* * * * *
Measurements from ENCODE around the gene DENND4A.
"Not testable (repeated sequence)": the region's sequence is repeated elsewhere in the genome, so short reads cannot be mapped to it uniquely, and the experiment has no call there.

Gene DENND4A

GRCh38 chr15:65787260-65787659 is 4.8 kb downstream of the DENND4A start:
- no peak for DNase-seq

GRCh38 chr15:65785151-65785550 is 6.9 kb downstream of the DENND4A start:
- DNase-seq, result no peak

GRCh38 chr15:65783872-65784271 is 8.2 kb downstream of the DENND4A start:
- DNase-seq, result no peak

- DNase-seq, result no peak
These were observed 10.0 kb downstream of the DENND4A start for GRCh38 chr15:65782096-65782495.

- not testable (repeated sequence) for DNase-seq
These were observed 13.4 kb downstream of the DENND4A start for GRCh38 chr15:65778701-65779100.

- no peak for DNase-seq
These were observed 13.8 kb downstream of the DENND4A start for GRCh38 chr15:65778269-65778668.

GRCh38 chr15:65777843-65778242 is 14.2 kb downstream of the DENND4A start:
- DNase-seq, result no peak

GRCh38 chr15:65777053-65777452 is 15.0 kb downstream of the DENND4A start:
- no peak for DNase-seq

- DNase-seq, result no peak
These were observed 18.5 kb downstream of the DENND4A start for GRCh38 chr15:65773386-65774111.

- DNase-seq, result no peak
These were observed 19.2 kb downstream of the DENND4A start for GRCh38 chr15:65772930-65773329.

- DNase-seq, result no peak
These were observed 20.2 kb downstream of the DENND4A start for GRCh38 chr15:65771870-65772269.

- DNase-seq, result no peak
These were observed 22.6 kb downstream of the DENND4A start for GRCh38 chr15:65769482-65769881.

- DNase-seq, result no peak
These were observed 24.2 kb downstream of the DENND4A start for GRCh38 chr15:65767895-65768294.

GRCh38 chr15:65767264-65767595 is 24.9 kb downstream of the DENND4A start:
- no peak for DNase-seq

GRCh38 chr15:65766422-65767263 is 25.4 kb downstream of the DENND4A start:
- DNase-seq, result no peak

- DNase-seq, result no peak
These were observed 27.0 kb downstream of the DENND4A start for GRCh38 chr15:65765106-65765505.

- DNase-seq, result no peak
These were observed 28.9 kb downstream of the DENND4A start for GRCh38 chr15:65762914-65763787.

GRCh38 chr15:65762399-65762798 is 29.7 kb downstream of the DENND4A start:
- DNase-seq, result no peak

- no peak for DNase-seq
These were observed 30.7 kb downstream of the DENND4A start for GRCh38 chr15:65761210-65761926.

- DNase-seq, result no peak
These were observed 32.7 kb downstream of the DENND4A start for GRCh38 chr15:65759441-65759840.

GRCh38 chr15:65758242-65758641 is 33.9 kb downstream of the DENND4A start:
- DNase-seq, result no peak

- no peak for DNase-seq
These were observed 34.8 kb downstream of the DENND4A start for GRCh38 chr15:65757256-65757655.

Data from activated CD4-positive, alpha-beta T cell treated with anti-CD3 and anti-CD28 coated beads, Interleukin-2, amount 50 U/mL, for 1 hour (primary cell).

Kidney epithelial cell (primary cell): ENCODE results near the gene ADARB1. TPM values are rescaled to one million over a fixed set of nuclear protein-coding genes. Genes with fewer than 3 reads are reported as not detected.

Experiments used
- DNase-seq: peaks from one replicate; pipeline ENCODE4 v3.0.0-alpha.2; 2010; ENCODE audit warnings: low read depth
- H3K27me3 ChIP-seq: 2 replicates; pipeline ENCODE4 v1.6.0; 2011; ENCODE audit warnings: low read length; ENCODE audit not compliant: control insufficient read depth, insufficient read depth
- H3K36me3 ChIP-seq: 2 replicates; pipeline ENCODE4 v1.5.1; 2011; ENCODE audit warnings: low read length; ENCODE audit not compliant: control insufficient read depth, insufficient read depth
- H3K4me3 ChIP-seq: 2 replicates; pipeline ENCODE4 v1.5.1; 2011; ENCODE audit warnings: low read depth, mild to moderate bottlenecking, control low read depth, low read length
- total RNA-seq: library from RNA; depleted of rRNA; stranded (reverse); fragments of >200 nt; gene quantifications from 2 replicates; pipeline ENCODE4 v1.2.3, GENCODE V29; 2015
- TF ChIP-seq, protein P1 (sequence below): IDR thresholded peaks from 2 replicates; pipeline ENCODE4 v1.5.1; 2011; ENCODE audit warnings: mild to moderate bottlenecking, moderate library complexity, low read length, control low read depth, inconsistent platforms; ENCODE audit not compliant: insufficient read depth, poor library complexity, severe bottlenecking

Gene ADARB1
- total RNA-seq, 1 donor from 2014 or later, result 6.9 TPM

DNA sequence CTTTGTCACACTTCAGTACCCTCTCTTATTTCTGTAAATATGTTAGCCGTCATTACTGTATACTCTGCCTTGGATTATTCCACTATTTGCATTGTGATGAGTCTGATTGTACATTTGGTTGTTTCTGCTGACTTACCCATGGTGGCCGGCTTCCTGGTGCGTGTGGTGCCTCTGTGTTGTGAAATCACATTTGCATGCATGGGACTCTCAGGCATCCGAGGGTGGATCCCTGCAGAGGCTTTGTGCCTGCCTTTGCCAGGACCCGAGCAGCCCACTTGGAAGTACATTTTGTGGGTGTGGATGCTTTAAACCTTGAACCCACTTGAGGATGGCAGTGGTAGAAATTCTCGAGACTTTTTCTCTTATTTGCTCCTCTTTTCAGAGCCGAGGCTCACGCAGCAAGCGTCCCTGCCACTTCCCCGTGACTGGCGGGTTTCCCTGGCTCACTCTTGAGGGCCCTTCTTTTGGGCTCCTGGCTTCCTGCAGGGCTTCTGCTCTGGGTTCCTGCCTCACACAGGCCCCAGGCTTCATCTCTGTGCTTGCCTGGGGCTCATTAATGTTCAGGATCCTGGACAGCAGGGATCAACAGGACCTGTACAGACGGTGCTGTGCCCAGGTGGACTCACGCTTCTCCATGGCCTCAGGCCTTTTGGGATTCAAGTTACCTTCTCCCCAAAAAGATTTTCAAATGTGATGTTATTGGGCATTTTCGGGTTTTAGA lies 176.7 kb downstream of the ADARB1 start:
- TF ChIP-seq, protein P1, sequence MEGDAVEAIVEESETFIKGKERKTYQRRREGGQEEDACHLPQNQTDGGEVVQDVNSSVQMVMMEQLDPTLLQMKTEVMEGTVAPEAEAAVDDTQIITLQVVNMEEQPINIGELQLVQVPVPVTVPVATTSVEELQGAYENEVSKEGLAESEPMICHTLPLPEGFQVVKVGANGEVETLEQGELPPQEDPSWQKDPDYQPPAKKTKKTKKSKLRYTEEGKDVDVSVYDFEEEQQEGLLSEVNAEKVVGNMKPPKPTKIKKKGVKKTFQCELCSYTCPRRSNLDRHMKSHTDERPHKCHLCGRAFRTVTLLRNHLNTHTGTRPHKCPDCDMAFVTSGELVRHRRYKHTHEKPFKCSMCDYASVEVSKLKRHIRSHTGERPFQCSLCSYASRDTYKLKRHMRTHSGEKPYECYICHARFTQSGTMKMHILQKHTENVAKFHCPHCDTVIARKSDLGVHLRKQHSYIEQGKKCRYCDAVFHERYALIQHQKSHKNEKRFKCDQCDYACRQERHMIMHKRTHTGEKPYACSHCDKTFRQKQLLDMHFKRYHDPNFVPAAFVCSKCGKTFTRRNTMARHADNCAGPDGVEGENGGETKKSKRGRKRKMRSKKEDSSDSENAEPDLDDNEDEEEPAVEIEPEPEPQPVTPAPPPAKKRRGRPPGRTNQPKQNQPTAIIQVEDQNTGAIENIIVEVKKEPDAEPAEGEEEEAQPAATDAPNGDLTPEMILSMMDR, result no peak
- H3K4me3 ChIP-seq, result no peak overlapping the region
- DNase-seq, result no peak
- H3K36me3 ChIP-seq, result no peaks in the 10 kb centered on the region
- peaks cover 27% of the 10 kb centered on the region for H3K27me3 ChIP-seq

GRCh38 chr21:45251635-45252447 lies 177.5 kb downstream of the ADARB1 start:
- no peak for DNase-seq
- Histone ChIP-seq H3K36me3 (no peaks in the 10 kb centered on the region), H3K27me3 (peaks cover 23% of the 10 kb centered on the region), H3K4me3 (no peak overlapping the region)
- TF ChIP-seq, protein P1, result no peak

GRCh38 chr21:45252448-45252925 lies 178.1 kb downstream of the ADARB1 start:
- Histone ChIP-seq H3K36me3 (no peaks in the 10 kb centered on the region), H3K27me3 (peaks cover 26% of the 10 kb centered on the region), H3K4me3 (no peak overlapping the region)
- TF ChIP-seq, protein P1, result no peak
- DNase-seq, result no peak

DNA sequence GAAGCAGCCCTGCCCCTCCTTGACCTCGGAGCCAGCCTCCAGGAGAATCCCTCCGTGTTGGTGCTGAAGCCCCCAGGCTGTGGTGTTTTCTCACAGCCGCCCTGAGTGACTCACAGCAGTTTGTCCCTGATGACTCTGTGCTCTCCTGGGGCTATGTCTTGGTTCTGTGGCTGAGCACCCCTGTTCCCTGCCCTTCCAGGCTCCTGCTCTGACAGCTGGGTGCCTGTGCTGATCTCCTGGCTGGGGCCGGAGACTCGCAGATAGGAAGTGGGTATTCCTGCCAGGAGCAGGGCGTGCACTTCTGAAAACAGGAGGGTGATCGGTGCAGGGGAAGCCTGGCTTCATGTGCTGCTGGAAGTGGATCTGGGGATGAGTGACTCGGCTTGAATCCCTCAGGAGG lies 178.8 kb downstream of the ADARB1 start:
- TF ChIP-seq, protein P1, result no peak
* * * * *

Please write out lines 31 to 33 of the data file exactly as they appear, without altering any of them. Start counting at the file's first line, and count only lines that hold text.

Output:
- no peak for DNase-seq

GRCh38 chr15:65766422-65767263 is 25.4 kb downstream of the DENND4A start:
- DNase-seq, result no peak